Much thought has been given to the use of tides in order to provide energy. The basic idea is to store water in a large dam with a rising tide, and letting it run out through turbines as the tide goes out. In order for this to be feasible, there must be a large difference between the sea levels at low and high tides, and the geography of the site must be favourable. No such conditions exist in South Africa. A tidal power station exists in the Rance river estuary in France, with an average output of 96 MW.



3.3 Wave power:

Waves carry a lot of energy, which could be captured to drive turbines and thus generate electricity. Pilot plants have been constructed, but the whole technology is still very much in its infancy.

3.4 Fossil fuels:

Coal is plentiful in South Africa, with large deposits near Witbank, Ermelo and Secunda. In 2003, South Africa produced about 230 Mt (megatons) of coal, about 30% of which was exported, making South Africa the world's second largest coal exporter after Australia. No significant oil deposits have been discovered in South Africa, but offshore drilling on the Agulhas Bank has led to the exploitation of natural gas reserves off Mossel Bay.

Coal is cheap, and was the fossil fuel that powered the Industrial Revolution in Western Europe in the 18th Century. Petroleum used to be cheap, but its price and availability are subject to political factors. The Western industrialised nations are heavily dependent on supplies from the Middle East, which is a politically unstable region.

The biggest drawback of fossil fuels is the fact that their combustion produce greenhouse gases contributing to global warming, and acids that produce acid rain. Roughly speaking, every kilogram of oil burned produces 3.1 kilogram of carbon dioxide. A jetliner flying from Cape Town to London will produce more than 230 tonnes of CO2 during the trip!

3.5 Nuclear fuels

The primary nuclear fuel is uranium-235, which constitutes about 0.7% of the mass of naturally-occuring uranium, most of which comprises uranium-238, which is useless for energy purposes. Naturally-occurring uranium has to be enriched to about 3% U-235 before it can be used for energy production.

Uranium is a non-renewable resource (South Africa produces uranium as a by-product of some gold mining operations). It is "clean", in the sense that nuclear power stations do not emit greenhouse gases, but the waste products are highly radioactive and

South Africa has a nuclear power station at Koeberg, on the West Coast, which is fairly modest compared with some in other countries, several of which, notably France, are heavily dependent on nuclear energy for the generation of electricity. Nuclear power generators are also used to power large aircraft carriers and certain classes of submarines.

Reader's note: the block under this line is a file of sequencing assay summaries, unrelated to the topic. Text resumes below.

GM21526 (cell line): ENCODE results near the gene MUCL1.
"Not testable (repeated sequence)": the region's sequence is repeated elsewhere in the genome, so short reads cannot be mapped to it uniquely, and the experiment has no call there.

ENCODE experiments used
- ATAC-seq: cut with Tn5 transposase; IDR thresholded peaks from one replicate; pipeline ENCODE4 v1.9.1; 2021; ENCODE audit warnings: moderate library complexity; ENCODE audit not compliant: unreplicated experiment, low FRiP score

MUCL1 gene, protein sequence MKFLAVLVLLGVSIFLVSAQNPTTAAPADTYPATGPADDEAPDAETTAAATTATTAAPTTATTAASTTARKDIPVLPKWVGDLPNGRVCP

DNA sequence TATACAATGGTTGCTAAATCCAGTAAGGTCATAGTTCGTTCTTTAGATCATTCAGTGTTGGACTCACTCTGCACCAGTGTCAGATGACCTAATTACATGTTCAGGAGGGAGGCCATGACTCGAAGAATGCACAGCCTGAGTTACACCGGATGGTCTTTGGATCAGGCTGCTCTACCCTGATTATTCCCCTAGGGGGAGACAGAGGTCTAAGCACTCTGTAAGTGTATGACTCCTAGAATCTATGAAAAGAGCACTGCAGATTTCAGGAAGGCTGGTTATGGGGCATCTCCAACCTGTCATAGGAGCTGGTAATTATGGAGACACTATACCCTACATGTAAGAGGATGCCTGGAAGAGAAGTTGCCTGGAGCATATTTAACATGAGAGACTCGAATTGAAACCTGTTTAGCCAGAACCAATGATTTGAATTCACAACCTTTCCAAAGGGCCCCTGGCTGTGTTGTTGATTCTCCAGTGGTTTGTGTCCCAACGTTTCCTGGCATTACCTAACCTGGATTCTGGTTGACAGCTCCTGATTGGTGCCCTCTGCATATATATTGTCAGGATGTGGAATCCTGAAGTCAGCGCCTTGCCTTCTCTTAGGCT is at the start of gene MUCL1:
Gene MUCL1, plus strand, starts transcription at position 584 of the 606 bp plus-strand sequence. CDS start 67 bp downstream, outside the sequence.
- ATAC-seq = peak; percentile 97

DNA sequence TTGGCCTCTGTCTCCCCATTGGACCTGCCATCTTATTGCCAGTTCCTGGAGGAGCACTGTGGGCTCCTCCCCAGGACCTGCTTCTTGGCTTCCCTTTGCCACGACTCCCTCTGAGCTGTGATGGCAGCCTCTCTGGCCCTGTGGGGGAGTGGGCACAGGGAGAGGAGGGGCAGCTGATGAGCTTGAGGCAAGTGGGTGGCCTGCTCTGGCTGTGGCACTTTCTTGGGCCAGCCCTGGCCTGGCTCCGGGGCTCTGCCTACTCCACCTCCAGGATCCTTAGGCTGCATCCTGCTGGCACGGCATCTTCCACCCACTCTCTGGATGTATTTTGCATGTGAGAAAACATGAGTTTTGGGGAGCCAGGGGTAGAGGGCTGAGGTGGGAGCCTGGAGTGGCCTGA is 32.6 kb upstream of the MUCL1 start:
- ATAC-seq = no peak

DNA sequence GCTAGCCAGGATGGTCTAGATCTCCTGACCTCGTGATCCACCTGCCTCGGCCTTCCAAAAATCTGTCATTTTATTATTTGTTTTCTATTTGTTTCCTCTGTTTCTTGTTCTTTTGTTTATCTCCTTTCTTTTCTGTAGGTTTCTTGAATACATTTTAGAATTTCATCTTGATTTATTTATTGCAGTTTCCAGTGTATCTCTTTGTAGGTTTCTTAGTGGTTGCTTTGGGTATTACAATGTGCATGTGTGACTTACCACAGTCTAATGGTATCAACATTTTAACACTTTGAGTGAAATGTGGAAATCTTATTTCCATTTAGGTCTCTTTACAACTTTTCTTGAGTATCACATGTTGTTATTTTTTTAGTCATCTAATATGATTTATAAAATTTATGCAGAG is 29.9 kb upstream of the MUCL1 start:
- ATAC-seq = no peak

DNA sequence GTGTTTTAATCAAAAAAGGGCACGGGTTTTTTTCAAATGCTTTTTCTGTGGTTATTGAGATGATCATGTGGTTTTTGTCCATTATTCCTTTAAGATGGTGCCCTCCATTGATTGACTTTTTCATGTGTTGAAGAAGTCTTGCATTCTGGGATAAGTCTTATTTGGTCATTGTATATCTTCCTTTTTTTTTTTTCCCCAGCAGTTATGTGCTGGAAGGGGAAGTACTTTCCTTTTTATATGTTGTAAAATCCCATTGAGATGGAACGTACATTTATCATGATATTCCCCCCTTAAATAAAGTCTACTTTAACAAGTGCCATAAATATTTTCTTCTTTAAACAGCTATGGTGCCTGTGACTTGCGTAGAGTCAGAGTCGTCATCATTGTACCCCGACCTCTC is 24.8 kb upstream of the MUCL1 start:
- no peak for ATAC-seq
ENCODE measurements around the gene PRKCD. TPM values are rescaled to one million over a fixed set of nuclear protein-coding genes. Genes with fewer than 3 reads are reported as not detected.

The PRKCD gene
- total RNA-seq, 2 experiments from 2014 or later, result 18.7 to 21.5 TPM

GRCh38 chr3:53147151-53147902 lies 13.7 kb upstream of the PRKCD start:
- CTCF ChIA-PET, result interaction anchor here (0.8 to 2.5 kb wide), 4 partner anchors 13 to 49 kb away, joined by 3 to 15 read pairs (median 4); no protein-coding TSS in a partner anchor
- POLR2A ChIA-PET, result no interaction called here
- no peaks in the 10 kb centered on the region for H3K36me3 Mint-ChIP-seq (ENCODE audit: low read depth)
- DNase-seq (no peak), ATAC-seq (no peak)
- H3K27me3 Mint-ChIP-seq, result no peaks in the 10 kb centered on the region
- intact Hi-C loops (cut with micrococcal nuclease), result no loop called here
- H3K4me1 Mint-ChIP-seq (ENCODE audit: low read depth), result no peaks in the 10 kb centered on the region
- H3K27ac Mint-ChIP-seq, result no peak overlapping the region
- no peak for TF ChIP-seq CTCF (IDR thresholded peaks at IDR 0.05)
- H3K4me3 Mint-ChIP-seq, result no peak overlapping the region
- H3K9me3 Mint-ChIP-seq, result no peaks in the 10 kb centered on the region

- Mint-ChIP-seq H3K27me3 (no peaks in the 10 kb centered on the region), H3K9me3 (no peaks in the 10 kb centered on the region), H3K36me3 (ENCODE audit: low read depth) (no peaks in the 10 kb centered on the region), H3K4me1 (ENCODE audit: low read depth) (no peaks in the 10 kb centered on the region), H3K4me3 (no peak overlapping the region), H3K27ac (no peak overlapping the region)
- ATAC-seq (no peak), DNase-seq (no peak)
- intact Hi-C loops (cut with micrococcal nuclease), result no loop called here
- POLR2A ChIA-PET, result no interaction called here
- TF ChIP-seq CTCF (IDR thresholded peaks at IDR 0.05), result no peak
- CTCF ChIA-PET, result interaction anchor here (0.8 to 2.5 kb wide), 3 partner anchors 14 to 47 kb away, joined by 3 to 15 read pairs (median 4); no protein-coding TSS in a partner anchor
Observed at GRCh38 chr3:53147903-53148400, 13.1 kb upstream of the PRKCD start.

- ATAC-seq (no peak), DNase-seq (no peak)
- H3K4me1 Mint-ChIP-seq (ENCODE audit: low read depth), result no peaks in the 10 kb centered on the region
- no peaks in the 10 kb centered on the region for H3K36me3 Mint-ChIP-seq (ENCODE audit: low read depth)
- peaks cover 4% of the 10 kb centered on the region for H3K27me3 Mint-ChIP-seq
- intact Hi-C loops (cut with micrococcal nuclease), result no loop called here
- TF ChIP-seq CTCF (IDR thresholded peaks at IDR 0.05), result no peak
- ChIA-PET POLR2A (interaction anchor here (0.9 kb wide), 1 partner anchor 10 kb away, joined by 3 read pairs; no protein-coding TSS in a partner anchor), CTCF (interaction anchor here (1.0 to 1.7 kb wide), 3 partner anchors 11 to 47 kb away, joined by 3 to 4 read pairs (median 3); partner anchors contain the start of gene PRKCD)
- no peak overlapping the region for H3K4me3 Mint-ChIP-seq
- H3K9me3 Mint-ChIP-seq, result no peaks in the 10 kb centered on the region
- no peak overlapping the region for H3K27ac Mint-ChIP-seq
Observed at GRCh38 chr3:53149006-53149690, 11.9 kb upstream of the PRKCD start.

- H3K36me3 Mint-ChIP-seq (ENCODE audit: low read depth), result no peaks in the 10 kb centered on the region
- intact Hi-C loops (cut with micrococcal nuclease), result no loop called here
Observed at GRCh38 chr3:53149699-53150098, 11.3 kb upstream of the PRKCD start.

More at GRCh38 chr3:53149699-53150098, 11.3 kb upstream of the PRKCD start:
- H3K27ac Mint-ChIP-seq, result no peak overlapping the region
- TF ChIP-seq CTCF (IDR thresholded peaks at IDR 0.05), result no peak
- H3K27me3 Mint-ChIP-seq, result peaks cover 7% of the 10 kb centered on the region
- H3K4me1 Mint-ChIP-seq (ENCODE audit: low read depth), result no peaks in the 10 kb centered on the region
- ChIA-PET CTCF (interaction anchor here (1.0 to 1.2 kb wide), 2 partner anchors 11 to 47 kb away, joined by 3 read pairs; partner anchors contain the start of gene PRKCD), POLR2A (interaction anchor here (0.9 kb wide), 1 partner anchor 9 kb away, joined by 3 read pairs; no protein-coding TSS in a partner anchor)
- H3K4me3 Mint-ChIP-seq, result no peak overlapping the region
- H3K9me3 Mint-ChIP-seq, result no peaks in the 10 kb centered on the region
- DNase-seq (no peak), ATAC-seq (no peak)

The Nesjavellir Geothermal Power Plant, Iceland (Author: Gretar varsson, in public domain)

3.6 Geothermal energy

This involves tapping into high pressure steam generated by volcanic activity, or by running water deep underground, where hot rocks convert the water into high pressure steam. The steam is used to drive turbines that generate electricity, or simply for heating purposes. Iceland, Japan, New Zealand and Italy have sufficient sources of geothermal energy to make electricity generating installations commercially viable.



3.7 Water power

By water power, we mean here the utilisation of the kinetic energy of falling or fast running water in order to drive machinery. HYDROELECTRIC power stations are often built near large dams, where high water pressures are available. The best example of this in Southern Africa is the Cahora Bassa scheme in Mozambique, which supplies electricity to the ESKOM power grid.

3.8 Wind energy

The old: Mostert's Mill, near Cape Town, built in the late 18th century, used wind energy to produce flour.
The new: Wind turbines such as these in use in the United kingdom, supplement electricity generated by fossil fuels and nuclear energy.

Wind energy is a clean renewable energy source, and some countries, notably Portugal, have developed large "wind farms" that contribute significantly to electricity production. However, the installation of wind turbines is expensive, and many ecologists consider these modern windmills to be unsightly. South Africa has a few experimental turbines.

3.9 Biologically derived fuels

BIOMASS is any material from biological sources that can be used as a source of energy, normally by burning. Examples of this are:

An obvious drawback is the emission of carbon dioxide, a greenhouse gas. On the other hand, it can be argued that the biomass was originally generated from atmospheric carbon dioxide in the first place, so no long-term increase occurs. Proponents of biomass usage play down the fact that energy is necessarily used up in production and distribution of biomass fuels.